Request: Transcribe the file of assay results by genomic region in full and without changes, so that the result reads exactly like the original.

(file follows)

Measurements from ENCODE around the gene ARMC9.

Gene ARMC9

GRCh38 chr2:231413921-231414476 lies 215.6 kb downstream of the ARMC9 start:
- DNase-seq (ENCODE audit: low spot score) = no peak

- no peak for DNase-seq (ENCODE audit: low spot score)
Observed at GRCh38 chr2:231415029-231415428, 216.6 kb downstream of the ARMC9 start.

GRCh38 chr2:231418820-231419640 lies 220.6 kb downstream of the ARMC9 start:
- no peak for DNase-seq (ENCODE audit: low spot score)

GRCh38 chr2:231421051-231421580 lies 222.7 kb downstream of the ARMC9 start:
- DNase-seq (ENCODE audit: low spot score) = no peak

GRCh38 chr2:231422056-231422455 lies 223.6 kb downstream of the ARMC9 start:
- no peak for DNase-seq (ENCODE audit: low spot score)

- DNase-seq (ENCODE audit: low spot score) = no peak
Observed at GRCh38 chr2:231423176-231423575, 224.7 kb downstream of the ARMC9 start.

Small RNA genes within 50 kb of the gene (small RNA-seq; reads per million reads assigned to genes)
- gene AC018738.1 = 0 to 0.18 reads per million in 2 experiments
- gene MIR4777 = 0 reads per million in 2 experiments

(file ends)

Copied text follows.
Measurements from ENCODE around the gene ARMC9.

Gene ARMC9

GRCh38 chr2:231413921-231414476 lies 215.6 kb downstream of the ARMC9 start:
- DNase-seq (ENCODE audit: low spot score) = no peak

- no peak for DNase-seq (ENCODE audit: low spot score)
Observed at GRCh38 chr2:231415029-231415428, 216.6 kb downstream of the ARMC9 start.

GRCh38 chr2:231418820-231419640 lies 220.6 kb downstream of the ARMC9 start:
- no peak for DNase-seq (ENCODE audit: low spot score)

GRCh38 chr2:231421051-231421580 lies 222.7 kb downstream of the ARMC9 start:
- DNase-seq (ENCODE audit: low spot score) = no peak

GRCh38 chr2:231422056-231422455 lies 223.6 kb downstream of the ARMC9 start:
- no peak for DNase-seq (ENCODE audit: low spot score)

- DNase-seq (ENCODE audit: low spot score) = no peak
Observed at GRCh38 chr2:231423176-231423575, 224.7 kb downstream of the ARMC9 start.

Small RNA genes within 50 kb of the gene (small RNA-seq; reads per million reads assigned to genes)
- gene AC018738.1 = 0 to 0.18 reads per million in 2 experiments
- gene MIR4777 = 0 reads per million in 2 experiments